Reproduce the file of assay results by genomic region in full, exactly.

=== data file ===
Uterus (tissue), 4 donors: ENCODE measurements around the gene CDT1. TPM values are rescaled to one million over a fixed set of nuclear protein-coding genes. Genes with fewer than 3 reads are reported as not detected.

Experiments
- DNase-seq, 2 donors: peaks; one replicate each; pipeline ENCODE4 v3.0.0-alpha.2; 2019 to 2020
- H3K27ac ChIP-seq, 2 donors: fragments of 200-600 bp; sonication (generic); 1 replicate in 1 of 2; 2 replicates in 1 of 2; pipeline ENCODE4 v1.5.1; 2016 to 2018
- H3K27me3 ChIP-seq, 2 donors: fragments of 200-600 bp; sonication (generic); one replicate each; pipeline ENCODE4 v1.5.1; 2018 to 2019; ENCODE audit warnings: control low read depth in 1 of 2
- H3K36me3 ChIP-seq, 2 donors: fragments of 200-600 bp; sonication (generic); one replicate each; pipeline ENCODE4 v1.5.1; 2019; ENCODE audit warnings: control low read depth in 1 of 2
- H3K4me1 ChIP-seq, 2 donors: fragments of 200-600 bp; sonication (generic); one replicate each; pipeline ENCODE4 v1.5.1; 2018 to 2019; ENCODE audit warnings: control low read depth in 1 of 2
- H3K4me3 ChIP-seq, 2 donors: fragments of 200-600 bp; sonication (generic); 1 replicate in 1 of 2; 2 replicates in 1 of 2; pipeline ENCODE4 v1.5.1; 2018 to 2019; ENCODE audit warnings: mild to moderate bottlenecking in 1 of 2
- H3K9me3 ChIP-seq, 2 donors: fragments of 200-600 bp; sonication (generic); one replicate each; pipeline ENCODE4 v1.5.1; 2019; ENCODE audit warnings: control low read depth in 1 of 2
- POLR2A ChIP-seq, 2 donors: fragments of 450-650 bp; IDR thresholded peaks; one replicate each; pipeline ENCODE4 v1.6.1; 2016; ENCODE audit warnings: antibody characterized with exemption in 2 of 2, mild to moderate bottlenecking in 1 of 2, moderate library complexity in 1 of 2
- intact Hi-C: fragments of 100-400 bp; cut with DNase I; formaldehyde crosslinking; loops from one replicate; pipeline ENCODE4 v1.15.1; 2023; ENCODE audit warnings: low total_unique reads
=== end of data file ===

Uterus (tissue), 4 donors: ENCODE measurements around the gene CDT1. TPM values are rescaled to one million over a fixed set of nuclear protein-coding genes. Genes with fewer than 3 reads are reported as not detected.

Experiments
- DNase-seq, 2 donors: peaks; one replicate each; pipeline ENCODE4 v3.0.0-alpha.2; 2019 to 2020
- H3K27ac ChIP-seq, 2 donors: fragments of 200-600 bp; sonication (generic); 1 replicate in 1 of 2; 2 replicates in 1 of 2; pipeline ENCODE4 v1.5.1; 2016 to 2018
- H3K27me3 ChIP-seq, 2 donors: fragments of 200-600 bp; sonication (generic); one replicate each; pipeline ENCODE4 v1.5.1; 2018 to 2019; ENCODE audit warnings: control low read depth in 1 of 2
- H3K36me3 ChIP-seq, 2 donors: fragments of 200-600 bp; sonication (generic); one replicate each; pipeline ENCODE4 v1.5.1; 2019; ENCODE audit warnings: control low read depth in 1 of 2
- H3K4me1 ChIP-seq, 2 donors: fragments of 200-600 bp; sonication (generic); one replicate each; pipeline ENCODE4 v1.5.1; 2018 to 2019; ENCODE audit warnings: control low read depth in 1 of 2
- H3K4me3 ChIP-seq, 2 donors: fragments of 200-600 bp; sonication (generic); 1 replicate in 1 of 2; 2 replicates in 1 of 2; pipeline ENCODE4 v1.5.1; 2018 to 2019; ENCODE audit warnings: mild to moderate bottlenecking in 1 of 2
- H3K9me3 ChIP-seq, 2 donors: fragments of 200-600 bp; sonication (generic); one replicate each; pipeline ENCODE4 v1.5.1; 2019; ENCODE audit warnings: control low read depth in 1 of 2
- POLR2A ChIP-seq, 2 donors: fragments of 450-650 bp; IDR thresholded peaks; one replicate each; pipeline ENCODE4 v1.6.1; 2016; ENCODE audit warnings: antibody characterized with exemption in 2 of 2, mild to moderate bottlenecking in 1 of 2, moderate library complexity in 1 of 2
- intact Hi-C: fragments of 100-400 bp; cut with DNase I; formaldehyde crosslinking; loops from one replicate; pipeline ENCODE4 v1.15.1; 2023; ENCODE audit warnings: low total_unique reads